• Follow the recommended dose and duration of therapy. Do not take more doses per day than recommended.
    • Always ask your doctor if you have questions.
  • Do not substitute sustained-release acetaminophen for immediate-release acetaminophen without adjusting the dosing interval.
  • Avoid taking multiple medications that contain acetaminophen:
    • Read the ingredient list on medication labels. Look to see if the medication has acetaminophen.
    • Beware combination medications like cold medication
  • When a new prescription is filled, tell your pharmacist if you are taking acetaminophen.
  • Avoid taking acetaminophen during periods of prolonged fasting.
  • Avoid heavy alcohol intake. Do not drink alcohol if you are taking medications that contain acetaminophen.

RESOURCES:

American Association of Poison Control Centers
http://www.aapcc.org

Healthy Children—American Academy of Pediatrics
http://www.healthychildren.org

CANADIAN RESOURCES:

Canadian Institute for Health Information
http://www.cihi.ca

Children's Safety—Canadian Poison Control Centers
http://www.safekid.org

References:

Acetaminophen poisoning. DynaMed website. Available at: http://www.ebscohost.com/dynamed. Updated March 4, 2014. Accessed August 8, 2014.

The FDA Acetaminophen Advisory Committee Meeting. What is the future of acetaminophen in the United States? The perspective of a committee member. Clinical Toxicology (Philadelphia). 2009;47(8):784-789.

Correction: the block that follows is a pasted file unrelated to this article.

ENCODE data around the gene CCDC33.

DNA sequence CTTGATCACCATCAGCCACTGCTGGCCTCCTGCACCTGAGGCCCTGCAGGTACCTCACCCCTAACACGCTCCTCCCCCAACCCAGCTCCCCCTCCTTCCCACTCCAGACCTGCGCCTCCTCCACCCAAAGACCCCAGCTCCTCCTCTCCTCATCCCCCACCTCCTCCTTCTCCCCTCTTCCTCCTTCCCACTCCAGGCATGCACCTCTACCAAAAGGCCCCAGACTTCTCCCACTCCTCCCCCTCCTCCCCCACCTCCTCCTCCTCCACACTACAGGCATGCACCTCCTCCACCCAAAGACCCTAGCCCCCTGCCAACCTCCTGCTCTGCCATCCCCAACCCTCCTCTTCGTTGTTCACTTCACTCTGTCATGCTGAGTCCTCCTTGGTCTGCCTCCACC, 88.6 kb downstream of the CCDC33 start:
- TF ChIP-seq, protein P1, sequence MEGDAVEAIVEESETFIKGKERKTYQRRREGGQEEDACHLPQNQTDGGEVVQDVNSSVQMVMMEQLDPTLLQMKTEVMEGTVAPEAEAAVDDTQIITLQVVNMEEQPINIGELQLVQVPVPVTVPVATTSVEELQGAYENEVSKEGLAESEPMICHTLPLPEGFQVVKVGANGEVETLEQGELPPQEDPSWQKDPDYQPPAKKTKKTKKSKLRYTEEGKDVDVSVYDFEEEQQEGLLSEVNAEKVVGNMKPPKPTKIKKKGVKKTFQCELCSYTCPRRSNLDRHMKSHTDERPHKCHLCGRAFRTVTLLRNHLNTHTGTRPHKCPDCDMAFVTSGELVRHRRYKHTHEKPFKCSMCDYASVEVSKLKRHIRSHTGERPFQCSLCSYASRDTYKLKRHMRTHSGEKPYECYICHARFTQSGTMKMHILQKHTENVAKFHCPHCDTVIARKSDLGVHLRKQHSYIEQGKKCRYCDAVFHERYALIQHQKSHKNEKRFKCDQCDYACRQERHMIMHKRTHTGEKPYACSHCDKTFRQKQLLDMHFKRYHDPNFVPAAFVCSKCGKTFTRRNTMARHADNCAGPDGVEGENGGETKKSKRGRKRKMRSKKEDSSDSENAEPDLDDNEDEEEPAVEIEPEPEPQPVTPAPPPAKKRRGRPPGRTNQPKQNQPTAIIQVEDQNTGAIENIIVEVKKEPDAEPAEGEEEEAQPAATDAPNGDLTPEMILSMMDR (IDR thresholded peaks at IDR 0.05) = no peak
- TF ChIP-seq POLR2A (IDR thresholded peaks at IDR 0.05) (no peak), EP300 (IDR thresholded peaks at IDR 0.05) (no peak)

Ferner RE, Dear JW, et al. Management of paracetamol poisoning. BMJ. 2011;342:d2218.

Frithsen I, Simpson W. Recognition and management of acute medication poisoning. Am Fam Physician. 2010 Feb 1;81(3):316-323. Available at: http://www.aafp.org/afp/2010/0201/p316.html. Accessed August 8, 2014.

Lavonas EJ, Reynolds KM, et al. Therapeutic acetaminophen is not associated with liver injury in children: a systematic review. Pediatrics. 2010 ;126(6):e1430-1444.

Vassallo S, Khan AN, et al. Use of the Rumack-Matthew nomogram in cases of extended-release acetaminophen toxicity. Ann Intern Med. 1996;125(11):940.

8/8/2011 DynaMed's Systematic Literature Surveillance http://www.ebscohost.com/dynamed: McNeil Consumer Healthcare announces plans for new dosing instructions for Tylenol products. Johnson & Johnson website. Available at: http://www.jnj.com/connect/news/all/mcneil-consumer-healthcare-announces-plans-for-new-dosing-instructions-for-tylenol-products. Accessed August 8, 2014.



Last reviewed August 2014 by Brian Randall, MD

Please be aware that this information is provided to supplement the care provided by your physician. It is neither intended nor implied to be a substitute for professional medical advice. CALL YOUR HEALTHCARE PROVIDER IMMEDIATELY IF YOU THINK YOU MAY HAVE A MEDICAL EMERGENCY. Always seek the advice of your physician or other qualified health provider prior to starting any new treatment or with any questions you may have regarding a medical condition.